By Fakir Balaji
Bengaluru, Oct 7 : With no let-up in coronavirus cases even six months after the pandemic broke out in Karnataka in mid-March, owners of small businesses in this tech city are still reeling under losses due to the 40-day nationwide lockdown and disruption of normal life since then.
“Small businesses/traders are the worst hit due to lockdown since March 25 and subsequent extension till May 3. Easing of restrictions in phases since May 4 has only given us a lifeline to grin and bear it,” Supreme Tailors’ owner Anand Shettigar told IANS here on Wednesday.
Admitting that businesses were yet to recover the corona ‘misfortune’, Shettigar said the virus had disrupted normal life as never before and its continuation beyond six months had only compounded the businesses’ crisis.
“This is the first time in our life that we are facing such hardship due to disruption in business during the lockdown and absence of orders from customers, as weddings, festivals, other social events and functions, and even travelling have stopped due to fear of corona infection,” Shettigar pointed out.
Shettigar, 54, has been sewing clothes for the last 30 years at his shop in the city’s modest eastern suburb, catering to a middle-class clientele. He began to stitch clothes for women and children also for all occasions over the last two decades.
“Initially, we were made to believe by the government, especially Prime Minister Narendra Modi, that the coronavirus will be defeated in 21 days and normalcy return soon… and a vaccine made in India will be available for the prevention and treatment of the disease at state-run hospitals.
“Till the vaccine is developed and people get immunised, I do not foresee life and business returning to normal in the near future.”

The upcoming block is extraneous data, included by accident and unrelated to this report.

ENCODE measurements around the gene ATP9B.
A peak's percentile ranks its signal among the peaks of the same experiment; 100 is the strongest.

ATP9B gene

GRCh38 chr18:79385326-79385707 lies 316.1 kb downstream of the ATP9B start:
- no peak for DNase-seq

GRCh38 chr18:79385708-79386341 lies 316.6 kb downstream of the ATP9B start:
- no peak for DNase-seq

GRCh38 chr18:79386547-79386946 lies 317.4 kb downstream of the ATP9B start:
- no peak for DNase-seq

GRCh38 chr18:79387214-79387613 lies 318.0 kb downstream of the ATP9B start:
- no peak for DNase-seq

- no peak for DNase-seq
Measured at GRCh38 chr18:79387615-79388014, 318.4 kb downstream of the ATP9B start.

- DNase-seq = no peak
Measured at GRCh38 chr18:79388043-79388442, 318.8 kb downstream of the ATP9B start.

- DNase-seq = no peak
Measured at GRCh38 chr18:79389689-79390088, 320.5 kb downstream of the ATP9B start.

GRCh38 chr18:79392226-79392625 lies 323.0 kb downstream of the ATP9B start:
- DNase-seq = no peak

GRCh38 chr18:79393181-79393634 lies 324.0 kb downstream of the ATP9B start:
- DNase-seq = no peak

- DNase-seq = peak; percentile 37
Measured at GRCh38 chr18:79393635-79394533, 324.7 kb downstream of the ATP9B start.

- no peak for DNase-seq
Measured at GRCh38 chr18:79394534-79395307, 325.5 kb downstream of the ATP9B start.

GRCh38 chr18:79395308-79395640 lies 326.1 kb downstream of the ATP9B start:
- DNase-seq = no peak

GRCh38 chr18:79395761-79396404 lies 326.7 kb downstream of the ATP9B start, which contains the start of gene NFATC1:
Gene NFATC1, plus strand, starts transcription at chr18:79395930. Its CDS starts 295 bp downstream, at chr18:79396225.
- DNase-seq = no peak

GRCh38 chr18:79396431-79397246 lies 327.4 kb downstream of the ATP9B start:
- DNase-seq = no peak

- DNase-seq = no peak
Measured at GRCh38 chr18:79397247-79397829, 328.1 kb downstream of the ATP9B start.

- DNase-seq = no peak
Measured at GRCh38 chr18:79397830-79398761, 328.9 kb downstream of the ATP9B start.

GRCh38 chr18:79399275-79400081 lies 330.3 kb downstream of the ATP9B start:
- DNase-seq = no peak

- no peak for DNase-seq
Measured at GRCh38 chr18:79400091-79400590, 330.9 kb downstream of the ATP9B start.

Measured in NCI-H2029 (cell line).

He rued: “Unlike salaried people, we are totally dependent on customers for livelihood amid the competition from readymade garment shops. As our customers are also victims of the pandemic, we have no choice but wait for the situation to improve by Ugadi festival in March-April next.”
Though the 10-day Dasara festive season from October 16 and a weeklong Diwali celebrations in mid-November are round the corner, the tailor does not see a demand for stitched clothes increasing any time soon, as people are wary of the virus spread and thus unwilling to spend on things that can wait.
“As stitching orders have plunged 80 per cent over the last 6 months, I was forced to not hire more than two workers for cutting and stitching clothes. As festivals will be low-key or subdued due to the corona restrictions, orders will be few and far between,” Shettigar noted.
Echoing the tailor, Narayan Condiments partner Lalbhai Yadav, 40, said 2020 has been very harsh on people like him who migrated to south India from the north in hundreds for livelihood, leaving families behind. He hails from a village near Prayagraj (Allahabad) in Uttar Pradesh.
“Owing to sudden lockdown since March 25 and its extension till May 31, and no sale of cigarettes, pan, gutka etc due to the pandemic, we suffered a loss of Rs 10,000 in the first three months as our shop remained shut,” Yadav recalled.
Though Yadav was allowed to reopen the shop in June’s first week under Unlock 1.0, business is yet to pick up, because customers are not many due to work-from-home system, fear of the virus and mandatory physical distancing.
At his shop, manufacture and sale of popular Indian snacks such as ‘samosas’, ‘kochoris’, ‘chats’ and ‘paani-puri’ was also discontinued as workers left for their native hometowns in Uttar Pradesh, Bihar, and Jharkhand.
“While some of us survived and resumed business, many others shut shop and left for home in July-August once the lockdown was lifted and select trains resumed services. They will return only after the virus is gone or when a vaccine is available, as they don’t wish to risk their lives or struggle for livelihood in the absence of business,” Yadav added.
Disclaimer: This story is auto-generated from IANS service.